Old, New, Borrowed and Blue: A Recap of the 2019 Legislative Session

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By Marlee Carpenter posted 06-14-2019 11:55 AM

  
Marlee Carpenter, J.D.

Old, New, Borrowed and Blue: A Recap of the 2019 Legislative Session
An Ignite Blog By: Marlee Carpenter, J.D., Owner, Bright & Carpenter Consulting, Inc.
KSCPA Governmental Affairs Consultant
Published June 14, 2019


As flowers emerge to show us their beauty, warm breezes fill the air, and birds delight us with their charming melodies, there’s no mistaking it; it’s finally summer! 

The signs of summer are hard to miss and it goes without saying that one of the most exciting times of year for young couples is summer, aka wedding season! It’s a time of celebration, grandeur, and new beginnings for those ready to start their journey through life together. 

As invites fill mailboxes and ‘Wedding this Way!’ signs appear around town to point family and friends in the right direction, I’m reminded of the preparation, anticipation, and frenzy associated with big days such as these. Different, but not entirely unlike the pomp and circumstance, planning, and preparation we experience during each legislative session.

The First Legislative Session for a Democrat (Blue) Governor
The 2019 Legislative Session proved to be one of controversy and compromise. Governor Laura Kelly, a Democrat, in her first year as governor sought to work with a conservative Republican House and Senate. Her priorities for her first term included funding state government agencies, expanding Medicaid, satisfying the Kansas Supreme Court on education finance and ensuring any tax plan would not erode the state’s budget.

Something Old, A Closer Look at the 2019 Session
The conservative House and Senate’s priorities contrasted with Governor Kelly’s and included passage of a tax bill that would allow the Federal Tax Reforms to flow down to Kansas citizens and corporations. In addition, House and Senate Leadership pledged to stop Medicaid expansion. Ultimately, a more robust budget passed as well as additional education funding, leaving Medicaid expansion and tax reforms on the table for next year.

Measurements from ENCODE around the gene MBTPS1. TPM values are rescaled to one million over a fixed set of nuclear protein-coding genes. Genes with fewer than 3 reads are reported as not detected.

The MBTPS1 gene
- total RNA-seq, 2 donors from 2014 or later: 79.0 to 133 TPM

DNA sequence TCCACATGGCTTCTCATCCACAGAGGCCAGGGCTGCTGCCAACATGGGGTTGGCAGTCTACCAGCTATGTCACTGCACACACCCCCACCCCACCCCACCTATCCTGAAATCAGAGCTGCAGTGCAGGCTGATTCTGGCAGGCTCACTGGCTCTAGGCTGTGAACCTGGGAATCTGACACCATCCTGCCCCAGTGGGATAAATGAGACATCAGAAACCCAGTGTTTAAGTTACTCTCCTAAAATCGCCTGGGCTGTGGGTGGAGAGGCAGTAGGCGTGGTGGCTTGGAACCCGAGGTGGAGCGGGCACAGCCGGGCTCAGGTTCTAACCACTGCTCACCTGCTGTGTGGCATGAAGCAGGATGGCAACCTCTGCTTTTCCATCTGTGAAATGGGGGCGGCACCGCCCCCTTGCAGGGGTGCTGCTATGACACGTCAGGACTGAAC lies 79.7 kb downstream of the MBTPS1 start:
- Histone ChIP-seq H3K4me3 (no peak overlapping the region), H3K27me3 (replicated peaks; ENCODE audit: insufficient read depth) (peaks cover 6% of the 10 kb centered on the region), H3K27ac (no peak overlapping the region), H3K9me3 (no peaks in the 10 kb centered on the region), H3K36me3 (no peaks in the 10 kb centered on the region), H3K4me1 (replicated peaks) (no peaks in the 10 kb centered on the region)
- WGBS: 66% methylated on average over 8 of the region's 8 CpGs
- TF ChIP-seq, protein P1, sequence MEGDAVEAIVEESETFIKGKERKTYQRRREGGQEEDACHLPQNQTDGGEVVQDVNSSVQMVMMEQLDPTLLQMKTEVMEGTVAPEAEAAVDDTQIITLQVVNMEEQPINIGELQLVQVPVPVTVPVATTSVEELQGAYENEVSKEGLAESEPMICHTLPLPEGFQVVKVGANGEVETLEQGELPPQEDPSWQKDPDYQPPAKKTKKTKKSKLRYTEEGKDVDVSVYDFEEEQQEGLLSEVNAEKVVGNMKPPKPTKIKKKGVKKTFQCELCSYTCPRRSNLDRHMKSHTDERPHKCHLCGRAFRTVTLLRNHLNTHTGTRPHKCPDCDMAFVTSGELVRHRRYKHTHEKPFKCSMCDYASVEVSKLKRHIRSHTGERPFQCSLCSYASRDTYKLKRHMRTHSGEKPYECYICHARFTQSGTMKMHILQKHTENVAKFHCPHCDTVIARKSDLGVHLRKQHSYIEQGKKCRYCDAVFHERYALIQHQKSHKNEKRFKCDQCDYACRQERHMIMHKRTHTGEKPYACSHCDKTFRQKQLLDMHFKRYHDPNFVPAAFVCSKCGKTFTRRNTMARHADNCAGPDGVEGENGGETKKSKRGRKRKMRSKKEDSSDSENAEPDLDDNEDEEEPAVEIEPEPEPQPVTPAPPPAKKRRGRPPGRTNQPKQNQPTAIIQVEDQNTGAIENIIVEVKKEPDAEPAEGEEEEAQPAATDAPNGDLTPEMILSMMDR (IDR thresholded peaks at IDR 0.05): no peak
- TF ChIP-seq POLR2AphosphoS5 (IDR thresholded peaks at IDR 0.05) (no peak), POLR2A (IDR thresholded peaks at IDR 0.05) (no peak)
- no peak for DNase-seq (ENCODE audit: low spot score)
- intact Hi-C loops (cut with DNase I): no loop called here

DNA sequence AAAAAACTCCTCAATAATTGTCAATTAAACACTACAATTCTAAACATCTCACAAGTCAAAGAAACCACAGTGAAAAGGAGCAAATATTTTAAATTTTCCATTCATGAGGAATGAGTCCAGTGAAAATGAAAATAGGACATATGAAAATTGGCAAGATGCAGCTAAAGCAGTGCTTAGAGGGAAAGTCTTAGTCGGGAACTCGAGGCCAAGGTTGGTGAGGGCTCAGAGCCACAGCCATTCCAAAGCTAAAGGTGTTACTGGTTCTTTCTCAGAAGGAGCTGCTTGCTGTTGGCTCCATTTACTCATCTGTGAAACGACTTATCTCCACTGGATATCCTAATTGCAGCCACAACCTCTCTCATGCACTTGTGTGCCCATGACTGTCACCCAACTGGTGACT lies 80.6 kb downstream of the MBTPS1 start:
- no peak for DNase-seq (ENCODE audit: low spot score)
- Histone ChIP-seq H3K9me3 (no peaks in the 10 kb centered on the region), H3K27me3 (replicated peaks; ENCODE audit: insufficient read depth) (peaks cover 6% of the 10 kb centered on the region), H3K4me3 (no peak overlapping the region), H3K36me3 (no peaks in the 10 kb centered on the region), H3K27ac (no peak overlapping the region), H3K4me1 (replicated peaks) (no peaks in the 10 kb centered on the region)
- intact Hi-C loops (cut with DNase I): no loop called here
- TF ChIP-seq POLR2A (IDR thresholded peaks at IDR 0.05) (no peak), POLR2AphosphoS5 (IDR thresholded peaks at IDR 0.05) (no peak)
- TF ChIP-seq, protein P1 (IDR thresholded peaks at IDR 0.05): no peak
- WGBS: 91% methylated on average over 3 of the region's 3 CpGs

Governor Kelly’s proposed budget went largely unchanged as it made its way through the legislative process. The House and Senate added money back in for KPERS payments and higher education, but increases were seen in key areas such as corrections and foster care. The education finance bill that passed included amounts similar to what the Governor has proposed. The $80 million per year for three years measure has gone before the Kansas Supreme Court for oral argument and will be decided sometime late summer or early fall.

Medicaid expansion passed the House but did not receive a vote in the Senate. On a procedural motion, the House was able to take the contents out of a bill and inserted Medicaid expansion into it. Despite many protests and acts of defiance by advocates, the Senate held off votes this session but agreed to take the bill up early in the 2020 Legislative Session. This compromise allowed for passage of the budget and brought an end to the 2019 Session.

Senate President Susan Wagle’s top priority in 2019, was passage of a tax bill that would decouple tax statutes from federal tax law and allow tax cuts to flow to Kansas. Without a bill, the State of Kansas will receive an additional $136 million per year in unanticipated tax revenue. Senate President Wagle appointed a new tax committee to look at federal tax issues. Two tax bills were passed by the House and Senate and both bills were ultimately vetoed by the Governor. The tax bills included repatriation and GILTI provisions as well as decoupling from the standard deductions. Under these bills, a taxpayer would be able to claim an itemized deduction at the state level even if they claimed a standard deduction at the federal level. The bills also included sales tax provisions that broadened the definition of nexus and reduced the sales tax on food. The vetoes were sustained when the House and Senate could not gain the 2/3 majority vote to override the veto. This issue will be back during the 2020 Legislative Session.

What tax issues did pass? Not many. HB 2140 gained approval and provides for a sales tax exemption for the sale of coins and bullion. The bill also provides local sales tax authority for several Kansas counties. In addition, HB 2223 authorizes LPA to conduct a review, analysis, and evaluation of each “economic development incentive program,” every three years. The bill also requires the Kansas Department of Commerce to establish a database to disclose information on many state and local economic development incentive programs.

Something New, Tossing the Bouquet to 2020
What tax issues will be considered next year? Sales tax exemptions will be at the top of the list. This session a measure passed the Senate that required the elimination of a sales tax exemption each time a new sales tax exemption is enacted. This provision was discussed up until the adjournment resolution was passed. There were alternative proposals that would require a 5-year sunset for each new sales tax exemption. In the end, nothing in regarding sales tax exemptions passed. We anticipate a Blue-Ribbon Panel to be appointed by the Governor this summer to examine all sales tax exemption, tax exemptions and tax credits. Findings from this panel will be forwarded to the 2020 Legislature. Finally, the Taxpayer Protection Act will be considered again next year. This act was proposed by HR Block and would require all tax preparers to insert a PTIN number on Kansas tax forms. Current law allows for an exemption for CPAs and the bill includes an exemption for their employees.